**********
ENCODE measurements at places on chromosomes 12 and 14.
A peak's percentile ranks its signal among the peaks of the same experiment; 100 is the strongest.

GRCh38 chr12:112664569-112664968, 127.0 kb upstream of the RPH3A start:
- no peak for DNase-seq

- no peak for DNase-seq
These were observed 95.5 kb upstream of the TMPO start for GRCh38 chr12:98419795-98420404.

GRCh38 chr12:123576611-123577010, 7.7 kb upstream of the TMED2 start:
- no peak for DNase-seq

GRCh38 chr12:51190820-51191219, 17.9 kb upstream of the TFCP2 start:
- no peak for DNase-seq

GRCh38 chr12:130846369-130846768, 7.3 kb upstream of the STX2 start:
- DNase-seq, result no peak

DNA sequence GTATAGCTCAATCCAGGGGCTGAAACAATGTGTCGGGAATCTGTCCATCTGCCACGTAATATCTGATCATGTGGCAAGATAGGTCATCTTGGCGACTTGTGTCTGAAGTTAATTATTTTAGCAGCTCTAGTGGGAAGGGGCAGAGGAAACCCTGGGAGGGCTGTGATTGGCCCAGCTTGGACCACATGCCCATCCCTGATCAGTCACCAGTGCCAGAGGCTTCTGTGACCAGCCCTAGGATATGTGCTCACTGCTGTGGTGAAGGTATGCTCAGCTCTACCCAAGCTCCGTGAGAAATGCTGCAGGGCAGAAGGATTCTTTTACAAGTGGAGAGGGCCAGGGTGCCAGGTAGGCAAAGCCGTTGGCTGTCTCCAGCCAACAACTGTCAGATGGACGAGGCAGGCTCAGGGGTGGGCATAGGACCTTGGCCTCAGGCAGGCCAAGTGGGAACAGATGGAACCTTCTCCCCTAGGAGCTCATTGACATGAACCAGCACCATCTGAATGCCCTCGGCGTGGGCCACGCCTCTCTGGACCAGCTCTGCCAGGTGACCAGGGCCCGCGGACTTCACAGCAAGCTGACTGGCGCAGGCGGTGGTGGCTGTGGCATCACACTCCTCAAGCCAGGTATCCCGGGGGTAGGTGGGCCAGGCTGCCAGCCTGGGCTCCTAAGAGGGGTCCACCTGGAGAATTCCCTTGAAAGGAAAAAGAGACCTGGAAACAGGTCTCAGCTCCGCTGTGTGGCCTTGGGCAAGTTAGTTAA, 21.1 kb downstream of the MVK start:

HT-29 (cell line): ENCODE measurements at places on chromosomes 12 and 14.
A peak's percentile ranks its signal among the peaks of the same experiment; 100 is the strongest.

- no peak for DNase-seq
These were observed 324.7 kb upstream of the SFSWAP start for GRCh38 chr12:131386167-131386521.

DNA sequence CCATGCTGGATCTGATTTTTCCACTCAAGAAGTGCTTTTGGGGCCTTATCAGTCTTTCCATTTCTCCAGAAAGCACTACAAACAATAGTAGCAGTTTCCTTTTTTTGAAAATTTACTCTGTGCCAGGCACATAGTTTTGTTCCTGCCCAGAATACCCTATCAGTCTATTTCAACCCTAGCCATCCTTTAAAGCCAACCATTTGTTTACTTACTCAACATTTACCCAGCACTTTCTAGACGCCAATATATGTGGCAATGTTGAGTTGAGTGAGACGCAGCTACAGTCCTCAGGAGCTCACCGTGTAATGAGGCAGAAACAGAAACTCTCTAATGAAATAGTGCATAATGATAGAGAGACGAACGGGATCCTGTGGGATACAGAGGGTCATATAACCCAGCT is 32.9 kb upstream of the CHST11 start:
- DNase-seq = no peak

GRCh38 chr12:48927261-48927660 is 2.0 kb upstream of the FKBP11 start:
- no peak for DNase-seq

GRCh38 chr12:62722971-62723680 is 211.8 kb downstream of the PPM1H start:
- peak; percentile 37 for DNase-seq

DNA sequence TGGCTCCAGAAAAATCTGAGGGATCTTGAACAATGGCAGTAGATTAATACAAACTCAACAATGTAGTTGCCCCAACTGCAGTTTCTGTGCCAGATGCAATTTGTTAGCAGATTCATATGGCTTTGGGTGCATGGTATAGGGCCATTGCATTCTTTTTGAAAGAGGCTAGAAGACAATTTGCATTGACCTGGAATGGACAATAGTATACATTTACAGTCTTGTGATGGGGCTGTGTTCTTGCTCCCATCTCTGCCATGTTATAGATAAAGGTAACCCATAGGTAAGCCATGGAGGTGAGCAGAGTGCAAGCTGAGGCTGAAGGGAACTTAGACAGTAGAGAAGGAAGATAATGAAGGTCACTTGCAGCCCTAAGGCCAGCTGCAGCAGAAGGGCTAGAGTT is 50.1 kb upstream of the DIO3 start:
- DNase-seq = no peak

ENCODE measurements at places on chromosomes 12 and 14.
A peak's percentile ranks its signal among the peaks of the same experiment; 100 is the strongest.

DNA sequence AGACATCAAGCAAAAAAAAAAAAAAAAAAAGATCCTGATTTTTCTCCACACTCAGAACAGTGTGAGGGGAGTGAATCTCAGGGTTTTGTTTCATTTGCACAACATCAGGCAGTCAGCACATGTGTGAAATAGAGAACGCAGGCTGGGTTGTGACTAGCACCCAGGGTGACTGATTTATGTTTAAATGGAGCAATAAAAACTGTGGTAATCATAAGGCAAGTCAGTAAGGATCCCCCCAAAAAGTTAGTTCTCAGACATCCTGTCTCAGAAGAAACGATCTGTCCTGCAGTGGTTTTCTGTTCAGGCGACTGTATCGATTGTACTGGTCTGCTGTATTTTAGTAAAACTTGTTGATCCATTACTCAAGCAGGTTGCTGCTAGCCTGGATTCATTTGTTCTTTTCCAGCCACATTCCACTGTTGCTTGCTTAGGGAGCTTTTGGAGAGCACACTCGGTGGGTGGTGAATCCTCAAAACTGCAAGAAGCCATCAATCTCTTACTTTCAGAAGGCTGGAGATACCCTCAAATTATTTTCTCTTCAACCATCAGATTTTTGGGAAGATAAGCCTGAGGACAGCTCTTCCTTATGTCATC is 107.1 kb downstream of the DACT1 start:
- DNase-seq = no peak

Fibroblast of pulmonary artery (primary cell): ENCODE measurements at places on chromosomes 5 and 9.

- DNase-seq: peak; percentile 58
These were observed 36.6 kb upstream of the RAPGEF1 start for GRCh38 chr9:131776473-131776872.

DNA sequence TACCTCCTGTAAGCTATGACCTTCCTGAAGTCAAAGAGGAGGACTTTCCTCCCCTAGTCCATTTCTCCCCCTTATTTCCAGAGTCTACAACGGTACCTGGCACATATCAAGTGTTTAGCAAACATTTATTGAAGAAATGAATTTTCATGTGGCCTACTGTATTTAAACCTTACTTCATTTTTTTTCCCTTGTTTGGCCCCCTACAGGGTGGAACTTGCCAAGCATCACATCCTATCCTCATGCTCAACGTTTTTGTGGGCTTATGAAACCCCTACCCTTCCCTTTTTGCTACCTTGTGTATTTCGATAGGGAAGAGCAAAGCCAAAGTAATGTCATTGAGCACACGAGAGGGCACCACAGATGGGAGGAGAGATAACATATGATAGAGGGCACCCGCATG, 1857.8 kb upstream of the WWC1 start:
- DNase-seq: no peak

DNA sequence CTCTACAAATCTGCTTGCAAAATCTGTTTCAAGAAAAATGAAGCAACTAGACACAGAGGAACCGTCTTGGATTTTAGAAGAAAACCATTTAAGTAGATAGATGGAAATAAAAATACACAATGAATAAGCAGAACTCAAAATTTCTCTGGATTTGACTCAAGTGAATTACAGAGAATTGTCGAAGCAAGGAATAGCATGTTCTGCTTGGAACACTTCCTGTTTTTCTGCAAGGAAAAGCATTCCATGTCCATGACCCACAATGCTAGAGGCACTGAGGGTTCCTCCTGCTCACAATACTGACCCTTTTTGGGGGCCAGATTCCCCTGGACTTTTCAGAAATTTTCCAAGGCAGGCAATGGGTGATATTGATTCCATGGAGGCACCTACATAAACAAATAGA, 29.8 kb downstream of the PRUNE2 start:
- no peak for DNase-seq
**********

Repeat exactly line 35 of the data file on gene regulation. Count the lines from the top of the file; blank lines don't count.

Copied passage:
DNA sequence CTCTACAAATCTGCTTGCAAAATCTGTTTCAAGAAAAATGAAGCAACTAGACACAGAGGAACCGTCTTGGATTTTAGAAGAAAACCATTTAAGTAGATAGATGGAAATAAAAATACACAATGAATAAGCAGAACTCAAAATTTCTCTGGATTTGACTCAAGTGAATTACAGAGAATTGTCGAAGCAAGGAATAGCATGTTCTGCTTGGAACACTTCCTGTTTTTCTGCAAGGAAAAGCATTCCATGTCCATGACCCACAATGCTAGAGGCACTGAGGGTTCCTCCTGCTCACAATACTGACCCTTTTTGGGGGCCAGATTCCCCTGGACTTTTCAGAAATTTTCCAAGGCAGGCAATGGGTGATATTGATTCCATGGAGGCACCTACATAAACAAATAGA, 29.8 kb downstream of the PRUNE2 start: